Duty Free International Inc., the dominant operator of duty-free shops on the U.S.-Canadian border, made its long-expected move south today with the acquisition of UETA Inc. The San Antonio, Texas-based company has about 30 tax-free stores at 14 crossing points between the United States and Mexico, as well as retail and ship-supply Operations in Miami.
The deal will nearly double the size of DFI, a Ridgefield, Conn.-based company with major operations in Glen Burnie.
DFI posted $188 million in sales during its most recent fiscal year; UETA's sales topped $150 million.
For DFI the move is "very positive," said analyst Paul Bienstock of Moran & Associates in Greenwich, Conn. He said the deal would add about 5 cents a share to Duty Free's earnings this year.
Traders evidently agreed. DFI's stock jumped $4.125, to $50.50, before noon today on the New York Stock Exchange.
Under the agreement announced today, DFI will acquire UETA by issuing 4.35 million new shares, with a market value of slightly more than $200 million.
Those shares, which will go to UETA's current shareholders, will not dilute the value of DFI's stock, Mr. Bienstock said.
For that price, DFI gains significant new opportunities beyond the border stores in Texas, Arizona and California.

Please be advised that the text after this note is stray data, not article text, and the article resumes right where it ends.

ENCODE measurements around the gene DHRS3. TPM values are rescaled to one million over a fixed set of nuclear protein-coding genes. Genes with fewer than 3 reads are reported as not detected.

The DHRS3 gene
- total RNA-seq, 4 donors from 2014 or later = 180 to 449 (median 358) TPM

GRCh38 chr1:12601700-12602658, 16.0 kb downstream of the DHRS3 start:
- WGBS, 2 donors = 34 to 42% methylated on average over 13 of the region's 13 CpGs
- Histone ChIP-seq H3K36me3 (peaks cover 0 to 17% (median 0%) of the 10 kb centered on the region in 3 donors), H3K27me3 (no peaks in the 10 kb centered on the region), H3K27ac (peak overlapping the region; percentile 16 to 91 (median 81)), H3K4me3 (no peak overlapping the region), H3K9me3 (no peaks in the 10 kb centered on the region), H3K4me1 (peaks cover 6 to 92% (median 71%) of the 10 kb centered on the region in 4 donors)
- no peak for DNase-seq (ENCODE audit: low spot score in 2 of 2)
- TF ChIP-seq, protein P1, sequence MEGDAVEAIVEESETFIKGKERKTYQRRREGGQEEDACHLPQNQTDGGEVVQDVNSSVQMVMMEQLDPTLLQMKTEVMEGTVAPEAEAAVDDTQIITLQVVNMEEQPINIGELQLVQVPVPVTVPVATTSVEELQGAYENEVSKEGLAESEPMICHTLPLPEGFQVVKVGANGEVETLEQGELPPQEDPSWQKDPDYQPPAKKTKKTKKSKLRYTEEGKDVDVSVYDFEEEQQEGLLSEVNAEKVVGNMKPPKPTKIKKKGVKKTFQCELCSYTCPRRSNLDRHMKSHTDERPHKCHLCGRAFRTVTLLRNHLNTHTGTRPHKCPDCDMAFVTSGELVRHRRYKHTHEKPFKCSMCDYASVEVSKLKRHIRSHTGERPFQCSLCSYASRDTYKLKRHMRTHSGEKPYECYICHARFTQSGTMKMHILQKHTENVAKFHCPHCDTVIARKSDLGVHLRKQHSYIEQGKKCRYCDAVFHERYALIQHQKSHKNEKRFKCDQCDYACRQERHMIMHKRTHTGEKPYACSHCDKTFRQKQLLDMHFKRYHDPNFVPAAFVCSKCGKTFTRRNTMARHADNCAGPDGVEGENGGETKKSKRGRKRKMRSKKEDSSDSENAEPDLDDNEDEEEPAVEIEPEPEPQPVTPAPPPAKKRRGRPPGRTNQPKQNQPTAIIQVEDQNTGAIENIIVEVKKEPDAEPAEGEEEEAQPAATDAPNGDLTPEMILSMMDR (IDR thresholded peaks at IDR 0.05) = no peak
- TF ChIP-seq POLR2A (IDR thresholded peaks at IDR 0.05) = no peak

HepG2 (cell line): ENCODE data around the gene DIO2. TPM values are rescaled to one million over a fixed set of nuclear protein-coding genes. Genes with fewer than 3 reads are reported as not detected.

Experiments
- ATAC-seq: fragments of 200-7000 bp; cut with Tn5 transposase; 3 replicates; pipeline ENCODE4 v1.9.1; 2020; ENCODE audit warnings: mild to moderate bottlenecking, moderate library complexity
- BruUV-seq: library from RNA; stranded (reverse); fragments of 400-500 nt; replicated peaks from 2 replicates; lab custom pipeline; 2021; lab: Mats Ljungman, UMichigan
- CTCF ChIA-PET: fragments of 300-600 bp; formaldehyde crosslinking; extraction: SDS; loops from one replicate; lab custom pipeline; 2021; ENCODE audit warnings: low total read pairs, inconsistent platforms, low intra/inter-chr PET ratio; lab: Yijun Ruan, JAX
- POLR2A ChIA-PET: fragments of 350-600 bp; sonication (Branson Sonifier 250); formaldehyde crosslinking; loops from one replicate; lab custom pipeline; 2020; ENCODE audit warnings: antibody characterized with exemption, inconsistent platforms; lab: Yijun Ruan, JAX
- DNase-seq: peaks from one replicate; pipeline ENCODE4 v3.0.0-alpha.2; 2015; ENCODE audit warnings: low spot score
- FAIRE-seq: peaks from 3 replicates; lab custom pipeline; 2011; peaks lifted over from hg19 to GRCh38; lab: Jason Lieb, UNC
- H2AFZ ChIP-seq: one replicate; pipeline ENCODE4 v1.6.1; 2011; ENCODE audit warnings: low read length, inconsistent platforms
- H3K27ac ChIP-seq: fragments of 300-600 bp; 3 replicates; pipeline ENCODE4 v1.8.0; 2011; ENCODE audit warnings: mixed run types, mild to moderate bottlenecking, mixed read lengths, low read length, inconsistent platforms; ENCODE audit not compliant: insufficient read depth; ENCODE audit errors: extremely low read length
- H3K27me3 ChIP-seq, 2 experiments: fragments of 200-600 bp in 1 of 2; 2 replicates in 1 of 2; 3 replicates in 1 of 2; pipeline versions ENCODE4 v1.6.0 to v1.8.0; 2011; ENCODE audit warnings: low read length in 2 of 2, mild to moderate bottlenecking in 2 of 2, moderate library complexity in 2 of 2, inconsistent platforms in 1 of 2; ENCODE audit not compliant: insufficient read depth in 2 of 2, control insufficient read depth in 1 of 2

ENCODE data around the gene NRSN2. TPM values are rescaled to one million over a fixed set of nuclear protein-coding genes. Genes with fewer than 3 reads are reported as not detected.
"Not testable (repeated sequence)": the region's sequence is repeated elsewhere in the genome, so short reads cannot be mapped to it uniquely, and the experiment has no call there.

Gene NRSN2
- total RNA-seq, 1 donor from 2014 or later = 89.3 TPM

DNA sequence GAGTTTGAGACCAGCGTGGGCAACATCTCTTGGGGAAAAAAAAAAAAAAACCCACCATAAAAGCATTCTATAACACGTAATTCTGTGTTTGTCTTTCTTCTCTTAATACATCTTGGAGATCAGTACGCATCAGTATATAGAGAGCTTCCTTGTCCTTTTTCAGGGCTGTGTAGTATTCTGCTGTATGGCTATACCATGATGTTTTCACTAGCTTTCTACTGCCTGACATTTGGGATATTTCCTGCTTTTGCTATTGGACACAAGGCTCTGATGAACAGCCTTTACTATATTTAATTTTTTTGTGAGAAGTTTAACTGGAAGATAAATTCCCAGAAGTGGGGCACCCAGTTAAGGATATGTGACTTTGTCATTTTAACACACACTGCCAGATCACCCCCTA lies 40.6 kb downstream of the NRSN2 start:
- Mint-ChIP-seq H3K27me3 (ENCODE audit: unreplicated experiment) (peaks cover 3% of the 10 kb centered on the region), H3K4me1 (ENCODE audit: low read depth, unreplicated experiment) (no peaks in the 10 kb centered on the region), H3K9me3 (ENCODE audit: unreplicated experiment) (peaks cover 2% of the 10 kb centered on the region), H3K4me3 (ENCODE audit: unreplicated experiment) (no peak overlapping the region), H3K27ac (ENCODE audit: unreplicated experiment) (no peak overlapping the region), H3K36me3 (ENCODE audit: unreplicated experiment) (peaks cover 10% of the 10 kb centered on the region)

The most important may be UETA's retail, wholesale and ship-supply operations in the port of Miami, which could give DFI a foothold in the lucrative Caribbean duty-free market it has targeted for a long time.
UETA, a privately held company, also operates duty-free shops in the airports of San Antonio and McAllen, Texas; as well as a ship-supply business in Los Angeles.
Mr. Bienstock said the acquisition will help DFI cut its unit costs of acquiring merchandise. "They're going to have much more leverage when it comes to supplier negotiations," he said.
John A. Couri, DFI president and chief executive officer, said "We are extremely pleased with this opportunity, and look forward to a closing of the transaction in April. UETA is the predominant operator of duty free stores along the United States/Mexican border."
The acquisition requires the approval of UETA stockholders and the Federal Trade Commission.